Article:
Entering the beautiful Bertram’s hotel in London is like travelling back in time; for Miss Marple it is a trip down memory lane. But what truly lies behind the polite smiles of the staff and impeccable service? Is the elegant décor and the charming atmosphere a front for something rotten and horrible?
Mistaken identities, kidnapping and murder, is what the reader is served in Agatha Christie‘s 1965 novel At Bertram’s Hotel. With the story situated in the swinging 60’s, Christie gets nostalgic. She describes how visiting the hotel evokes happy memories in Miss Marple, who used to stay there as a child. Soon, however, the events that unfold at Bertram’s Hotel prove that you just can’t go back in time.
This book isn’t as much of a page turner as some of Christie’s most intriguing stories but in it she creates a complex web of crime which is enthralling to entangle. We follow the story mostly through the eyes of Inspectors Davy and Campbell, who arrive to solve the case of a missing person. A plot about recent train robberies and a Scotland Yard investigation hovers somewhere in the vicinity, but never fully materialises.
“There had, of course, been many other hotels on the model of Bertram’s. Some still existed, but nearly all had felt the wind of change. Inside, if this was the first time you had visited Bertram’s, you felt, almost with alarm, that you had re-entered a vanished world. Time had gone back. You were in Edwardian England once more.”
Even though this is a Miss Marple mystery, our favourite amateur sleuth is hardly in it. Early in the book she overhears a conversation, sees someone she shouldn’t have and then is silent almost until the story is about to end. This is, in my opinion, one of the weaknesses of the novel.
As for the other characters, the novel swarms with hotel guests of which prominently stands out Lady Selina Hazy whose habit of mistaking complete strangers for people she knows provides a valuable clue. The most mysterious and interesting character, however, is Bess Sedgwick, a cosmopolite who moves continent to continent for new adventures almost as often as she changes her husbands. At the same time the hotel welcomes Mrs Sedgwick’s estranged daughter Elvira Blake and her guardian Colonel Luscombe. Add a dashing racing car driver, Ladislaus Malinowski, a brave doorman Michael Gorman and a forgetful clergyman Canon Pennyfather into the mix, and there will be blood.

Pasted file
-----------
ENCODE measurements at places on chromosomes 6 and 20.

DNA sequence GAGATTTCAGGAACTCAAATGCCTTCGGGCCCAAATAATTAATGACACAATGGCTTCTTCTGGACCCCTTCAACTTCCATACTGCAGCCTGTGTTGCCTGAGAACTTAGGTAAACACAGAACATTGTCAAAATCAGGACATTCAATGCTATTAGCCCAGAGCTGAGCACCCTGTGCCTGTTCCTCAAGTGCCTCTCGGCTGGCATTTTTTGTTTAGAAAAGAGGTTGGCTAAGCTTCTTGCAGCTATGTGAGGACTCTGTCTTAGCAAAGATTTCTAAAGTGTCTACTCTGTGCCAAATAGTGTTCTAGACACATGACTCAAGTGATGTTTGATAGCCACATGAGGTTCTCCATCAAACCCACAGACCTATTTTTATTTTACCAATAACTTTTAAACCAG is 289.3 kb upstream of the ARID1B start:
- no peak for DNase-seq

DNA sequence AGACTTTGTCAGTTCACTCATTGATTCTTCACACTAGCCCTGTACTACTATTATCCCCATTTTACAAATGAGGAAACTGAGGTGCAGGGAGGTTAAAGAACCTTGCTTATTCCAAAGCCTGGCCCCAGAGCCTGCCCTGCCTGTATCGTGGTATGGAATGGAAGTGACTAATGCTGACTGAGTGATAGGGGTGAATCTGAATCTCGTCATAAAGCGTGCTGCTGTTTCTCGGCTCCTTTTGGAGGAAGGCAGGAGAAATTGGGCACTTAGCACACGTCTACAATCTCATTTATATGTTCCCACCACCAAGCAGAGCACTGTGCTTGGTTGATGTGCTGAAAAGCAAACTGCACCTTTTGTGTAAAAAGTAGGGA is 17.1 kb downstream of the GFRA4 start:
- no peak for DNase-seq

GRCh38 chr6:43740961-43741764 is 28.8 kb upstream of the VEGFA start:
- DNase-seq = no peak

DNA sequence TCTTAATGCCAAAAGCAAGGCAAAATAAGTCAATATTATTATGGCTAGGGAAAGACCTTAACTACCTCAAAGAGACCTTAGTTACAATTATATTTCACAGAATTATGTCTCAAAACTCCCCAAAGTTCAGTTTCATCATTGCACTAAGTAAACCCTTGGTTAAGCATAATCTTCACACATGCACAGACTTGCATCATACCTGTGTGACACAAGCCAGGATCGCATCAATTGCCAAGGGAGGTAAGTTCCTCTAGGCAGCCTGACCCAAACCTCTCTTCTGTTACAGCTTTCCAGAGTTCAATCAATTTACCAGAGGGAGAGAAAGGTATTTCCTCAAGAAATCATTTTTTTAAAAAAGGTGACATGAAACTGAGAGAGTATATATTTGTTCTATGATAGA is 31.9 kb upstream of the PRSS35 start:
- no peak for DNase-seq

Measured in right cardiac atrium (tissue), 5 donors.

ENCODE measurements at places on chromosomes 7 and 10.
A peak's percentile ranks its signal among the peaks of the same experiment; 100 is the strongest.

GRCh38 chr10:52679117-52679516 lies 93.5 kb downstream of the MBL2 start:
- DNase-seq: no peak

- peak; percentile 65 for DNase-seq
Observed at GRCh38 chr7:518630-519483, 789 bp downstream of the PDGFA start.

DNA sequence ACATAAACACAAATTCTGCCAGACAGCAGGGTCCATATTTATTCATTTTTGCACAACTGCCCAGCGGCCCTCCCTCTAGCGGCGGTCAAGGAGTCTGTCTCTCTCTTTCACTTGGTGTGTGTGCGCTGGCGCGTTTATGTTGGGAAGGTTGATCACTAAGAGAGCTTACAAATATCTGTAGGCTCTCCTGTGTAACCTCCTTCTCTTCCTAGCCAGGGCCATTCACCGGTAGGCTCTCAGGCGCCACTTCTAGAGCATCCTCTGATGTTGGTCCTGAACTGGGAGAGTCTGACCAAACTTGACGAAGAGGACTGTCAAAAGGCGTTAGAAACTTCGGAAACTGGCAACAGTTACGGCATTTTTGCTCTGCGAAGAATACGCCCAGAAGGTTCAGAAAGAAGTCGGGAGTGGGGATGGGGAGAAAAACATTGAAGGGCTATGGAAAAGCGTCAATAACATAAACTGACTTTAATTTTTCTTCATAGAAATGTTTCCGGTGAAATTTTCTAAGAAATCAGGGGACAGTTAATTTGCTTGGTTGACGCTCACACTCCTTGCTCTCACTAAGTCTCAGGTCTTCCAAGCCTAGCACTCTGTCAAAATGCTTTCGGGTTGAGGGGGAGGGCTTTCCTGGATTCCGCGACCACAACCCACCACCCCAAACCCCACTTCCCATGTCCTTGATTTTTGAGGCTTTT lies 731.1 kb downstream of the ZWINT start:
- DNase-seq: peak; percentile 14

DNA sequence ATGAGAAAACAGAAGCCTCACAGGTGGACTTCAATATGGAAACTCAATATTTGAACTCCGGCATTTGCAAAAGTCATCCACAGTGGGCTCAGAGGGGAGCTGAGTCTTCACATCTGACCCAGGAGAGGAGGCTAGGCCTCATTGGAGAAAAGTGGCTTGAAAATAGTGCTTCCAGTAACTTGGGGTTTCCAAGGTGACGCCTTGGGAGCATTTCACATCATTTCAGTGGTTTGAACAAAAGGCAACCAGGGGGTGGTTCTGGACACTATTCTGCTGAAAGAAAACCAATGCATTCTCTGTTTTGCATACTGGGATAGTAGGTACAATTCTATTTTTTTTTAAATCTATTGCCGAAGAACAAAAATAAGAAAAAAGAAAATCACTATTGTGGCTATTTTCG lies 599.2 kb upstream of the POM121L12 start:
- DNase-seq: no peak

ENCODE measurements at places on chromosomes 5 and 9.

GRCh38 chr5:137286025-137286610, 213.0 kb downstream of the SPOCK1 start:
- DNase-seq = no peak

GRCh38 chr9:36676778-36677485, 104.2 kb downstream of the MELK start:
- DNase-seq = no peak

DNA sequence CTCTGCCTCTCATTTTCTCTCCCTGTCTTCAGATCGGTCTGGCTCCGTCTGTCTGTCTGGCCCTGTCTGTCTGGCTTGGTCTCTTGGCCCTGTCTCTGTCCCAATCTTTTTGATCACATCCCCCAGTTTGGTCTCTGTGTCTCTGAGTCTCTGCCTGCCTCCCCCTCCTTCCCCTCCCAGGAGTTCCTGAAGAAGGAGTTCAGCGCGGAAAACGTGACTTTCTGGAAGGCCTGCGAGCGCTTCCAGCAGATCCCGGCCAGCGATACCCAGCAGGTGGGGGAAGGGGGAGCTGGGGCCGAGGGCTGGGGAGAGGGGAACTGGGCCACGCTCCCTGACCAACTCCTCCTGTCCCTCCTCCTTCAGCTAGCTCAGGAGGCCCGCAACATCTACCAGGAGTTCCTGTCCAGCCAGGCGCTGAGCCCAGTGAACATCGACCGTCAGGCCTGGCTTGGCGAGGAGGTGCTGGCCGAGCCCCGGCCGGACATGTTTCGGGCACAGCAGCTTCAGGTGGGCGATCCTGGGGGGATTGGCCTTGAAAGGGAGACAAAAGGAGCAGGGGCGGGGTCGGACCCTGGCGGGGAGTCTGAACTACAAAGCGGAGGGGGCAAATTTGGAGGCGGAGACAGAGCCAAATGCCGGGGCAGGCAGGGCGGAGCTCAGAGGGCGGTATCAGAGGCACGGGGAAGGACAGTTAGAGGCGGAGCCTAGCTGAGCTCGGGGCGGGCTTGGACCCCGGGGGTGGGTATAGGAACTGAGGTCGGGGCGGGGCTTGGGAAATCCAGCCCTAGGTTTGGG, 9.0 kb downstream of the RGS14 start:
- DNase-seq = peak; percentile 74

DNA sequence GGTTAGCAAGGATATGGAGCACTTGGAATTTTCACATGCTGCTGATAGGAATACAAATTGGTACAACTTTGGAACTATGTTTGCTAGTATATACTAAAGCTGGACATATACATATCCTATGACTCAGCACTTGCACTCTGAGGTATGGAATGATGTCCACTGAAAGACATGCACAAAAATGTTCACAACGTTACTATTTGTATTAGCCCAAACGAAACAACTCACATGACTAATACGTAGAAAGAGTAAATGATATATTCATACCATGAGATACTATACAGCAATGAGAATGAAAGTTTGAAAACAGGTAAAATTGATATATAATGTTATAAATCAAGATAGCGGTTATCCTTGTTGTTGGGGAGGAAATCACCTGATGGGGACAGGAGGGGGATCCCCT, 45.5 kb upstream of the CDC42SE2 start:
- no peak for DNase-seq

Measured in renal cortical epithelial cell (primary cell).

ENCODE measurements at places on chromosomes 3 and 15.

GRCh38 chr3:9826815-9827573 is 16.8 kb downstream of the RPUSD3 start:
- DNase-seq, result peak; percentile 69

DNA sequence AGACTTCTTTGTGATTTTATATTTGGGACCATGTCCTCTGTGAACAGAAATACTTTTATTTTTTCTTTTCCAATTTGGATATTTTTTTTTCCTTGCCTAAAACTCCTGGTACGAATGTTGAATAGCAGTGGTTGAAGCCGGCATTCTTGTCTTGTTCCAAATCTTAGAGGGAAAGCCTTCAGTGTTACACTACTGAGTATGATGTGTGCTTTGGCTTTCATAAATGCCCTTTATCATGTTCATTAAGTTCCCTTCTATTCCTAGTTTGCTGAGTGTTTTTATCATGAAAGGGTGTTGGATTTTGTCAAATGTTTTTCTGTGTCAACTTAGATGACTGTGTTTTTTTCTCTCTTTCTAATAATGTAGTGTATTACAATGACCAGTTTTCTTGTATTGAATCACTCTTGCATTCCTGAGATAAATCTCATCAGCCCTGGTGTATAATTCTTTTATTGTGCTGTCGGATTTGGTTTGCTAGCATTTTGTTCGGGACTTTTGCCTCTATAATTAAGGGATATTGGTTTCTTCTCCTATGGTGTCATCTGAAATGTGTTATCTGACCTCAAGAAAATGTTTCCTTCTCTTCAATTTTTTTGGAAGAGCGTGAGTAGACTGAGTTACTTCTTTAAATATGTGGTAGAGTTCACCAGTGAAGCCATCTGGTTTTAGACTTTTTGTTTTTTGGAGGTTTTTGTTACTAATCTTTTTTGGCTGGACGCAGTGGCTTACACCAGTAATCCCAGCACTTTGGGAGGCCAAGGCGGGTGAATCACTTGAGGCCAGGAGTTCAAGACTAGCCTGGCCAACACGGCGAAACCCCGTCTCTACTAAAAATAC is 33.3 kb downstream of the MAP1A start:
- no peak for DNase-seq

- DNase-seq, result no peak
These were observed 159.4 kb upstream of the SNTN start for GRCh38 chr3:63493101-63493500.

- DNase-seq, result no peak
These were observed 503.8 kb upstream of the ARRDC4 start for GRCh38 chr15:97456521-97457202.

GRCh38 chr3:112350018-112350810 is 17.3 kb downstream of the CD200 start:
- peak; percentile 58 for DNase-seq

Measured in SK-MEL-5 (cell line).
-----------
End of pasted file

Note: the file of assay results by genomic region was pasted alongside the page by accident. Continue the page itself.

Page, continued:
“I wasn’t eavesdropping. It was in a public room – at least technically a public room. Quite frankly, I enjoy listening to people talking. One does. Especially when one is old and doesn’t get about very much. I mean, if people are talking near you you listen.”
“Well, that seem to me quite natural”, said Father.
“Up to a point, yes,” said Miss Marple. “If people do not choose to lower their voices, one must assume that they are prepared to be overheard.”
I can’t help but think that Christie could have gotten more out of the story, the characters and their motivations, even when forgetting the few huge plot holes and a very convenient case of amnesia. This might explain why the modern adaptation of this novel made many changes to the story in order to make it more compelling and scientifically feasible.
As in most of Christie’s Miss Marple novels, the crime is mostly solved by mere guesswork and a confession of sorts. We do get through two thirds of the the novel before the plot really picks up, but in the end At Bertram’s Hotel proves an entertaining read with a few twists and turns and a good amount of chintz!
Verdict: 2 out of 5
– LS –